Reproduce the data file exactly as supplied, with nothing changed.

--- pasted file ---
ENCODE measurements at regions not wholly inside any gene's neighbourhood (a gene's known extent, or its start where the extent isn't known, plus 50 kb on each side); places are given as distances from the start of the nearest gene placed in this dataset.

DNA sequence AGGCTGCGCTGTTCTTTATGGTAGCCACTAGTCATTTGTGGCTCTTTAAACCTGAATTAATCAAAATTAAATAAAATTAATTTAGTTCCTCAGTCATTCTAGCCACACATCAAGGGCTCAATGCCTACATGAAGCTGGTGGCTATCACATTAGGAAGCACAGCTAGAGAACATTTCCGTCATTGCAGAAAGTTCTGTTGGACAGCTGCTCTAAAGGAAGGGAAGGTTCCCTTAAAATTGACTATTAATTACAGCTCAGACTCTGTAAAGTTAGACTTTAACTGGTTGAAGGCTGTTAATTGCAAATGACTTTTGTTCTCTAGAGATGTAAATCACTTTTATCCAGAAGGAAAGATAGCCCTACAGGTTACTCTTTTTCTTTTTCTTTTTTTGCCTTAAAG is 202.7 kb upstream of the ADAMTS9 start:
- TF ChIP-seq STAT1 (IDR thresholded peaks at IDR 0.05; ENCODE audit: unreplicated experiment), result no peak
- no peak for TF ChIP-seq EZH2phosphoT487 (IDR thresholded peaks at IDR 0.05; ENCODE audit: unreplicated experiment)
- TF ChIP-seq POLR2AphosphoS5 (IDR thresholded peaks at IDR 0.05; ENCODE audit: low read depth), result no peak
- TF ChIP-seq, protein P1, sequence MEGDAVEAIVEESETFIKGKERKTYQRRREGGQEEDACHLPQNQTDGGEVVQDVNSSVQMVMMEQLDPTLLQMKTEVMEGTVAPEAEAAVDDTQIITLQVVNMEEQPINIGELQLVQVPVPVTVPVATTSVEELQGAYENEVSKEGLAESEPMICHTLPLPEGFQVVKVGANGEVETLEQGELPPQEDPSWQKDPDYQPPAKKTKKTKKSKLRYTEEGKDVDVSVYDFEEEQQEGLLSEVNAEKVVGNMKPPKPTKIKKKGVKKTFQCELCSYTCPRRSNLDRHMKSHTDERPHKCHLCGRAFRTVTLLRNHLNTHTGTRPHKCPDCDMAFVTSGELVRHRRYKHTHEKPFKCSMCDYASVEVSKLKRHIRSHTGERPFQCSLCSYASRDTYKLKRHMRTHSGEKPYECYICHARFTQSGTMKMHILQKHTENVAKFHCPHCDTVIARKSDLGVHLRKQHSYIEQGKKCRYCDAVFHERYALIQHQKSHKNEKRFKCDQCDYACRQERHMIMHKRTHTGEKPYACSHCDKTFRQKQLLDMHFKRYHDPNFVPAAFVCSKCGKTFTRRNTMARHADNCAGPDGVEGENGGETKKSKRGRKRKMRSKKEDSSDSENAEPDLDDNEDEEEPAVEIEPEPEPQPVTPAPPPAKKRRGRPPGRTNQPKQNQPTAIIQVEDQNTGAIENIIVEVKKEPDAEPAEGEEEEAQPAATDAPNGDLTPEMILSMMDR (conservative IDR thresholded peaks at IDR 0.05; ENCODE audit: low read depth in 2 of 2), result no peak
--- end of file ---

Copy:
ENCODE measurements at regions not wholly inside any gene's neighbourhood (a gene's known extent, or its start where the extent isn't known, plus 50 kb on each side); places are given as distances from the start of the nearest gene placed in this dataset.

DNA sequence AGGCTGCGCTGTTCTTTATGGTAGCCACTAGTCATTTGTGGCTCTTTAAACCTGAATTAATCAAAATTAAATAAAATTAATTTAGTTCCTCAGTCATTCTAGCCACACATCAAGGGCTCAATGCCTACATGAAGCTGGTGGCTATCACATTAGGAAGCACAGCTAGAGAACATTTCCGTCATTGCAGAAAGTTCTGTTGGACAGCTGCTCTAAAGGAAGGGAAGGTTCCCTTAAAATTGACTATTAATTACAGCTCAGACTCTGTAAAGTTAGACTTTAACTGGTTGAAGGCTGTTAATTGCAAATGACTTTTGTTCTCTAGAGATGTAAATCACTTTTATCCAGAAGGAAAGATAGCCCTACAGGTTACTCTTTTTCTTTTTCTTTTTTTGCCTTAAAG is 202.7 kb upstream of the ADAMTS9 start:
- TF ChIP-seq STAT1 (IDR thresholded peaks at IDR 0.05; ENCODE audit: unreplicated experiment), result no peak
- no peak for TF ChIP-seq EZH2phosphoT487 (IDR thresholded peaks at IDR 0.05; ENCODE audit: unreplicated experiment)
- TF ChIP-seq POLR2AphosphoS5 (IDR thresholded peaks at IDR 0.05; ENCODE audit: low read depth), result no peak
- TF ChIP-seq, protein P1, sequence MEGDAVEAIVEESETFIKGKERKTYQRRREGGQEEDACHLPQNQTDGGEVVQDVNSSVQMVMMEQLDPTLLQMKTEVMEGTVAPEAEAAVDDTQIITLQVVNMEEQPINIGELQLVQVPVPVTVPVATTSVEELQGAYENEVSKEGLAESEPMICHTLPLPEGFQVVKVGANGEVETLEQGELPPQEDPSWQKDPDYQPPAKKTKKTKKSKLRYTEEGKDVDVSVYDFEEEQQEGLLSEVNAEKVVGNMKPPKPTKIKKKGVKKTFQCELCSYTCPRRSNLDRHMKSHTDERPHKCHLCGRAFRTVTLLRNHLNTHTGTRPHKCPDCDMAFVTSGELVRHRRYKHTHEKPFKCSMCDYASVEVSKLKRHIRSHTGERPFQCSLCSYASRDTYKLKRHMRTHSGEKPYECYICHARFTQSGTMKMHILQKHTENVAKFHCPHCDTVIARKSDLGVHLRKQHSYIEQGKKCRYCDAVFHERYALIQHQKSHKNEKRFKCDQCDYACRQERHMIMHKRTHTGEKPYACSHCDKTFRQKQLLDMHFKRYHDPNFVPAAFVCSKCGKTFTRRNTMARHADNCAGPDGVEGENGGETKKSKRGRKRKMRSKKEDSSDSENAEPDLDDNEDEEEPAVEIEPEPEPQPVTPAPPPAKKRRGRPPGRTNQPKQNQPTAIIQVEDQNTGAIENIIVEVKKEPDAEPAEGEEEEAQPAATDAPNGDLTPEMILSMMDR (conservative IDR thresholded peaks at IDR 0.05; ENCODE audit: low read depth in 2 of 2), result no peak